The importance of health and safety in the workplace is as clear as daylight, but for reasons that transcend the mere reduction of the annual bill. As an employer the safety of your staff should be a top priority. Accident at work solicitor, True Solicitors, takes us through the measures a business can effect to secure the safety of their employees as well as the public, and to prevent the risk of workplace injuries (both fatal and non-fatal) that can cost your company money in the long-term.
A hard hat helmet is a requisite on any work site in the construction industry, for the protection of your head against any falling debris and bumps, scrapes, electrical exposure, and impacts. In the event that your staff fails to wear the required hard-hat, they may suffer any one of those injuries as a direct consequence of not wearing the correct safety equipment. Protective glasses are also a requirement, to be worn by ground-level employees exposed to debris, bright lights and dust that could deal some damage to the employees’ sight.
Other protective clothing that makes up the list of likely requirements, within working environments like construction and manufacturing, includes steel toe cap boots, hi-vis clothing, safety gloves as well as noise cancelling headphones. The implementation of a work policy that requires your staff to wear safety clothing and equipment makes for the first step to prevent workplace injuries that could lead to fatal deaths or long-term work absences, which can cost your company money.
In certain industries special training is a requirement in order to ensure all employees are fully qualified for their working environment. However, it is not just fire safety procedures that the staff needs to be trained for. The manufacturing industry comes in as the third most dangerous environment for fatal injuries in the workplace, which accounts for the reason why certain job roles require particular training and qualifications for the operation of machinery.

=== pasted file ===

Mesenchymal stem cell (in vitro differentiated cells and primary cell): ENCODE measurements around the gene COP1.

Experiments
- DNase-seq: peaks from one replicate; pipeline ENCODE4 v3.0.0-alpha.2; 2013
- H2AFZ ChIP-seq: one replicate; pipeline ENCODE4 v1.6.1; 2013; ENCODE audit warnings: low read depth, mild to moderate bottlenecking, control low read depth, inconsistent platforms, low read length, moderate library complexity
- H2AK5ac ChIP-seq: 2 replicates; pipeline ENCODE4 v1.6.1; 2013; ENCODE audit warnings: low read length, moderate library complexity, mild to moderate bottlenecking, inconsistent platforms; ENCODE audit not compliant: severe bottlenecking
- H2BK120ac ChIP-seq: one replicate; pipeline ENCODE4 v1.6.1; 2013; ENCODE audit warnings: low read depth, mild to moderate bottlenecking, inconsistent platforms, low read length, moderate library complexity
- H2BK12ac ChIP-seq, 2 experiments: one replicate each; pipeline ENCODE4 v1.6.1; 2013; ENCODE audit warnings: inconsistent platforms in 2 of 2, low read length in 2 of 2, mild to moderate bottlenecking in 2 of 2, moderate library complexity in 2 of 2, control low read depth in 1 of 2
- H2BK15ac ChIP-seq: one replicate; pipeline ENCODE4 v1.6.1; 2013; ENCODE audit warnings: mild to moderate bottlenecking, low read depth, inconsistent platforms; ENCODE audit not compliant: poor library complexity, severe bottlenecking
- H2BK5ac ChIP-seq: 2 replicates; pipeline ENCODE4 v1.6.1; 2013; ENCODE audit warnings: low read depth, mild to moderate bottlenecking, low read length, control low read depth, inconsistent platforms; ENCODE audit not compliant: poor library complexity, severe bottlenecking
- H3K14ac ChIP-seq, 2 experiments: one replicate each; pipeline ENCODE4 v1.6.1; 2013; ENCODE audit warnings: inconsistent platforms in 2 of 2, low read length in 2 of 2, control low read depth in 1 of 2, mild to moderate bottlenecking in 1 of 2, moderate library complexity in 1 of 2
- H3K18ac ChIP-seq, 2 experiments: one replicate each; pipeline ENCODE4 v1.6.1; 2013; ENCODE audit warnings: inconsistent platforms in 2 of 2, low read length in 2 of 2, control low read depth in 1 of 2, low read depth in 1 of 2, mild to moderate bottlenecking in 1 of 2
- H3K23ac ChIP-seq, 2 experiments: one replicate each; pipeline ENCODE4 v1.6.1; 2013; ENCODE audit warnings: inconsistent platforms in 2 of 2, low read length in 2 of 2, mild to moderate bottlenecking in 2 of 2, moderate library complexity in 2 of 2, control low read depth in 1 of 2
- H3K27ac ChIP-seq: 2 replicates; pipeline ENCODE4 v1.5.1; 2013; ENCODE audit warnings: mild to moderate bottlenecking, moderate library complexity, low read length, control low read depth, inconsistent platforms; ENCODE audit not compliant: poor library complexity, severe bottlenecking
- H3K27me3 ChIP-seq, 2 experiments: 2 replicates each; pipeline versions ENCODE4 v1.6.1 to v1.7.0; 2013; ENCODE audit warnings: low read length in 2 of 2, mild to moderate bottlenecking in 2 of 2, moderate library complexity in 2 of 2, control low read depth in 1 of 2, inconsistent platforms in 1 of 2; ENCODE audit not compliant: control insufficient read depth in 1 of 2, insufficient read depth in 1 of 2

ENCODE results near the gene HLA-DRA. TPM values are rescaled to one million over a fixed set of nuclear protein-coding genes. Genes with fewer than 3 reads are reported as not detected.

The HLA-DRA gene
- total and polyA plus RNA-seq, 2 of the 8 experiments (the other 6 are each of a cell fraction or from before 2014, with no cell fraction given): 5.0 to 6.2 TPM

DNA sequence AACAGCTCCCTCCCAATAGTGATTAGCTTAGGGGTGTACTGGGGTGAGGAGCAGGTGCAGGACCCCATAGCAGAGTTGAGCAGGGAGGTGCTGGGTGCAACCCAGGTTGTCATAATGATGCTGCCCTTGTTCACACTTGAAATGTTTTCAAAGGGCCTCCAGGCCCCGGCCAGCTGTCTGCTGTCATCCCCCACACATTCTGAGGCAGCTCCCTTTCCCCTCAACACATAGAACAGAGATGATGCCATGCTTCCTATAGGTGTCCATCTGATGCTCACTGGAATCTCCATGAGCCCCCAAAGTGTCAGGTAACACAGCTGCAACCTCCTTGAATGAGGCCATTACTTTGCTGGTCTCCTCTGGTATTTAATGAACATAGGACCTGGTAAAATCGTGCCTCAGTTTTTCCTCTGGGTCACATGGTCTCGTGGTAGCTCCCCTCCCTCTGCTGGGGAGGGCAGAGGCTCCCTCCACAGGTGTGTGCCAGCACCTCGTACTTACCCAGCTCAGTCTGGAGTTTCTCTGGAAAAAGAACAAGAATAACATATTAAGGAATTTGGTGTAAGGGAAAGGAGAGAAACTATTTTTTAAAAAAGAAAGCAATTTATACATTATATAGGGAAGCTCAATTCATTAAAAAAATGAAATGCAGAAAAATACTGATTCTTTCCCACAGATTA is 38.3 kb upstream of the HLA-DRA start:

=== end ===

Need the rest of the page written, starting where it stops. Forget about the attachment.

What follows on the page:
In some instances, employers need to make sure that their employees have the correct certification to be able to safely carry out procedures. For instance, in the construction industry, any employee who will assume the responsibility of navigating a crane will require a Construction Plant Competency Scheme (CPCS) licence.
Slipping and tripping makes for one of the main causes of non-fatal injuries, the main causes of these slips, trips and falls in the workplace being uneven floor surfaces, unsuitable floor coverings, wet floors, level-changes, trailing cables as well as poor lighting. These can all be prevented or marked out safely if regulations are properly followed.
As a legal responsibility, businesses must adhere to The Workplace (Health, Safety and Welfare) Regulations 1992. It stipulates that employers must ensure that floor spaces are in good condition and free from obstructions.
As part of the Health and Safety (Safety Signs and Signals) Regulations 1996, businesses are also required by law to provide and display the appropriate safety signs when there is a potential risk, whether that would be a wet floor sign, or signs indicating loose cables or exposed electric cables.
For many companies, there are specific legal safety regulations in place which need to be followed, therefore it is worth looking up the regulations for your sector to maintain the safety of your staff.